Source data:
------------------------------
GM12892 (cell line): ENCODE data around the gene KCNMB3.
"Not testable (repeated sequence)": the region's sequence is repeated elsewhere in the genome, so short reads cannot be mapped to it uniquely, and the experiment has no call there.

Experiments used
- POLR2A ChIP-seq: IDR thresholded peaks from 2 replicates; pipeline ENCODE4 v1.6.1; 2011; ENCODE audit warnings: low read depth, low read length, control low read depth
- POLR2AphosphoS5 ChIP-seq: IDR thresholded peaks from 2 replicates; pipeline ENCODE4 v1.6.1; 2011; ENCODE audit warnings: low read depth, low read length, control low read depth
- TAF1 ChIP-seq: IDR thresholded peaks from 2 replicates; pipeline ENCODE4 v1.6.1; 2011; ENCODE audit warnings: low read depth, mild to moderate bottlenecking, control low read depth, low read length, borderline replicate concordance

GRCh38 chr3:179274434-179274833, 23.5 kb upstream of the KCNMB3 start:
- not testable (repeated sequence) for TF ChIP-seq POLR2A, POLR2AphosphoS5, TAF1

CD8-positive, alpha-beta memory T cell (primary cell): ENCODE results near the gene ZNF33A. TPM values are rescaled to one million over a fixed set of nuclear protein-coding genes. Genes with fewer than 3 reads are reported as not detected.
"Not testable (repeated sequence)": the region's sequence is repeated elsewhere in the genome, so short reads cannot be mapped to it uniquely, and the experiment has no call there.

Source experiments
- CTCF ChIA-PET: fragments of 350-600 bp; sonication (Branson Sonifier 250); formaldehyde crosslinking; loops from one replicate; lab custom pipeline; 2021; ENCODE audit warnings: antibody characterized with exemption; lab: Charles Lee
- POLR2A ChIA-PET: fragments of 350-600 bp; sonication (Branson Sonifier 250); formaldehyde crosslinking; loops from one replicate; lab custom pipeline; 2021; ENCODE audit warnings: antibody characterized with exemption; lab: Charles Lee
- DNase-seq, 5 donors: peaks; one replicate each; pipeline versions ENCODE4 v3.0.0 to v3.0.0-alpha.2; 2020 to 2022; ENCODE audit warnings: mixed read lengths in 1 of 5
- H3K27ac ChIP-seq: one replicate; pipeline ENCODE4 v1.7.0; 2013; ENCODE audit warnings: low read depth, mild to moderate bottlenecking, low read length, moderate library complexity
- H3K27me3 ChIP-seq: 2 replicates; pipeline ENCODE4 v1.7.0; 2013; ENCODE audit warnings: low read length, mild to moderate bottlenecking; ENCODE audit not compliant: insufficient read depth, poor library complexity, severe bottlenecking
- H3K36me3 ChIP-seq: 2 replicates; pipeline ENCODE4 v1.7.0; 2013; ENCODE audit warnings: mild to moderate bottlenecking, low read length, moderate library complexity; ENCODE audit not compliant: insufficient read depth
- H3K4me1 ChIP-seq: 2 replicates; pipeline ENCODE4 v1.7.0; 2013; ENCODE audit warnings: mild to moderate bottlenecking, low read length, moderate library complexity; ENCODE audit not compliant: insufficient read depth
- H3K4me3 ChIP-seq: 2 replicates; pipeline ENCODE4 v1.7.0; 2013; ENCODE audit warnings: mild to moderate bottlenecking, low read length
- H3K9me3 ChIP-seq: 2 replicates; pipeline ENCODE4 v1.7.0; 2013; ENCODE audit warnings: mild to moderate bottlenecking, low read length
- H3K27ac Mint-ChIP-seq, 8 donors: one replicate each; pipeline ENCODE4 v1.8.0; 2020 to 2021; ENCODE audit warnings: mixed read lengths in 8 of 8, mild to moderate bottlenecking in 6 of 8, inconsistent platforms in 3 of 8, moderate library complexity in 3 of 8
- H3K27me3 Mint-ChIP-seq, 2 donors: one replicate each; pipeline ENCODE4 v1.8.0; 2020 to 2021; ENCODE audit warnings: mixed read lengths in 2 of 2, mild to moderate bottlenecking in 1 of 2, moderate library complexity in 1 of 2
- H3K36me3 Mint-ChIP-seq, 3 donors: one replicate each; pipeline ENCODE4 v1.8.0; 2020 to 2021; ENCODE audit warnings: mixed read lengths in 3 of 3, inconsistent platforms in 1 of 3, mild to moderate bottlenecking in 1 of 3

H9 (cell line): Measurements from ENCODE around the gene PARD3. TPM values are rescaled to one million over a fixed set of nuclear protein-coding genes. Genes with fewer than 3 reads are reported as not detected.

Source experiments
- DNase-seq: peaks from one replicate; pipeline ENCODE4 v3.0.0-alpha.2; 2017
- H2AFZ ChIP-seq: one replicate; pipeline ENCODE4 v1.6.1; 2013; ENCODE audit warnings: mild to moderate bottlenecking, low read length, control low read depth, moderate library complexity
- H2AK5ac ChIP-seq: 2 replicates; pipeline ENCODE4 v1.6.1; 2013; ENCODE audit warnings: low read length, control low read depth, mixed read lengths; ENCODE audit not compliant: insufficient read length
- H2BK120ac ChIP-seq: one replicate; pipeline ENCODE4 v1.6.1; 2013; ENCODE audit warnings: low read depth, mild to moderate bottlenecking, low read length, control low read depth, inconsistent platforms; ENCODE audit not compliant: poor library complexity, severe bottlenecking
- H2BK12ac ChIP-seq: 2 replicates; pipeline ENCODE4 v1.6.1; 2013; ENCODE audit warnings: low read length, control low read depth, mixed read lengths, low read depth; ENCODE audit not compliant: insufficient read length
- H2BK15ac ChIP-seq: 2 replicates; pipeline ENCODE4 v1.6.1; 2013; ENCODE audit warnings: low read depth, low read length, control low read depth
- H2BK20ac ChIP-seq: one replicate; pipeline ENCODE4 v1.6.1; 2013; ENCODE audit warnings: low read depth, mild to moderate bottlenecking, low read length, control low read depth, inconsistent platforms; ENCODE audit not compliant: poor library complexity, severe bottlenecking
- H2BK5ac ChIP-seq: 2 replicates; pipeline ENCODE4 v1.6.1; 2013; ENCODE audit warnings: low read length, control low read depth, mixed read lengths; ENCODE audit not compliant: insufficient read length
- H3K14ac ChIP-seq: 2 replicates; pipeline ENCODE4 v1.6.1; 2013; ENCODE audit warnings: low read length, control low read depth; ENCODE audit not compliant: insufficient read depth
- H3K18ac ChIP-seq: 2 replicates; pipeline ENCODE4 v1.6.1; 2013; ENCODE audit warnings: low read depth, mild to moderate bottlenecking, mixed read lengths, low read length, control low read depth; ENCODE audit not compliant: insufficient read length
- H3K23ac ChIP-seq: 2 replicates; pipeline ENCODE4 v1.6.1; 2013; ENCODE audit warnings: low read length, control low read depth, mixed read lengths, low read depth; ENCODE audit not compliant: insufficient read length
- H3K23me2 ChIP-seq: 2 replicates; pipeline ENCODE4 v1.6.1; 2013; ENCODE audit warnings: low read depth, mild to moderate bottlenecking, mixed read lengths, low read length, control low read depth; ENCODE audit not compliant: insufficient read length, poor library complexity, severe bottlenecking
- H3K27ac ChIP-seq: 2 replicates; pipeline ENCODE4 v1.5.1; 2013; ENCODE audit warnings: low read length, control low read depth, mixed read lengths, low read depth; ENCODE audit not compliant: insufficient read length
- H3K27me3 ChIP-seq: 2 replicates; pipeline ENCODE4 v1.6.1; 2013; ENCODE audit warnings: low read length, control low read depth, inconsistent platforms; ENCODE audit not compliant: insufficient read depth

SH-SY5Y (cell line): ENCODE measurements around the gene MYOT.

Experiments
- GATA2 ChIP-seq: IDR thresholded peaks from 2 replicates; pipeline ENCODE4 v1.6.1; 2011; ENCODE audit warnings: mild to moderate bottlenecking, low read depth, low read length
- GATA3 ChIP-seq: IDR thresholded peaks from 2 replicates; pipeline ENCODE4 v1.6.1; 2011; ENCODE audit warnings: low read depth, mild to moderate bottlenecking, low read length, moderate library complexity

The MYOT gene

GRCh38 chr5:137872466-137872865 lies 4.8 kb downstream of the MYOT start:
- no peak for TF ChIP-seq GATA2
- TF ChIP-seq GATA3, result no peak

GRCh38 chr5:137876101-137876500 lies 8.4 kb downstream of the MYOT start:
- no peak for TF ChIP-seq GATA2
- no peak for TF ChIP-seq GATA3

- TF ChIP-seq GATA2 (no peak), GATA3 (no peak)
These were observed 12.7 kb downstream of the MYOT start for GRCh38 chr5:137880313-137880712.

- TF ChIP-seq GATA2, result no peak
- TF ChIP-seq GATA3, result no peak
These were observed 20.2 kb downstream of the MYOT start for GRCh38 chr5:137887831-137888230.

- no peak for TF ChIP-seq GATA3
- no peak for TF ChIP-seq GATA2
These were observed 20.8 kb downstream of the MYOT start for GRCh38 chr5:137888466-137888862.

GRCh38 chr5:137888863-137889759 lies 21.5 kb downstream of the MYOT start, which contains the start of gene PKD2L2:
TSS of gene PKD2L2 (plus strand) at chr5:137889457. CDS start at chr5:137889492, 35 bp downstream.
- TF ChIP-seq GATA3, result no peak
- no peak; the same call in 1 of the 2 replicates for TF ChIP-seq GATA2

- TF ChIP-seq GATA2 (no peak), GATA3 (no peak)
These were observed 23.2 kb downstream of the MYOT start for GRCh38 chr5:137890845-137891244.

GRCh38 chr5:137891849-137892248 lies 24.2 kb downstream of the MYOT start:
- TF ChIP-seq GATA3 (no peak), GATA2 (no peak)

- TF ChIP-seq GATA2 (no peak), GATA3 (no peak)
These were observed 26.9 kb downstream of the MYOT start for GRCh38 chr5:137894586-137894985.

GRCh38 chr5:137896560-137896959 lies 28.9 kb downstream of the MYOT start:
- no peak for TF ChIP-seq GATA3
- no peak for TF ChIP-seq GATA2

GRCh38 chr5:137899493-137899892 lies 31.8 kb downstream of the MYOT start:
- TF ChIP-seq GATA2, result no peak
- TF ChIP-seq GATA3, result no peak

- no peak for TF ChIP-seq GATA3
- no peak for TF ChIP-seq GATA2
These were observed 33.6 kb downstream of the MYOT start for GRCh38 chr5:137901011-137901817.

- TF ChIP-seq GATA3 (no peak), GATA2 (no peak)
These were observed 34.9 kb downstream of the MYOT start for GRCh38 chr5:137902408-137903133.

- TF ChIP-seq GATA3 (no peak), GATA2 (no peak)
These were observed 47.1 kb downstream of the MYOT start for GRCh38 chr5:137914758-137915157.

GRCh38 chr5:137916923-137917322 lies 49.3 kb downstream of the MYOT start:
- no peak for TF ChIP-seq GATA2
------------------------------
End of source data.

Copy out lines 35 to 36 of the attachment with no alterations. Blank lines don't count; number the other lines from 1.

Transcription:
- H3K18ac ChIP-seq: 2 replicates; pipeline ENCODE4 v1.6.1; 2013; ENCODE audit warnings: low read depth, mild to moderate bottlenecking, mixed read lengths, low read length, control low read depth; ENCODE audit not compliant: insufficient read length
- H3K23ac ChIP-seq: 2 replicates; pipeline ENCODE4 v1.6.1; 2013; ENCODE audit warnings: low read length, control low read depth, mixed read lengths, low read depth; ENCODE audit not compliant: insufficient read length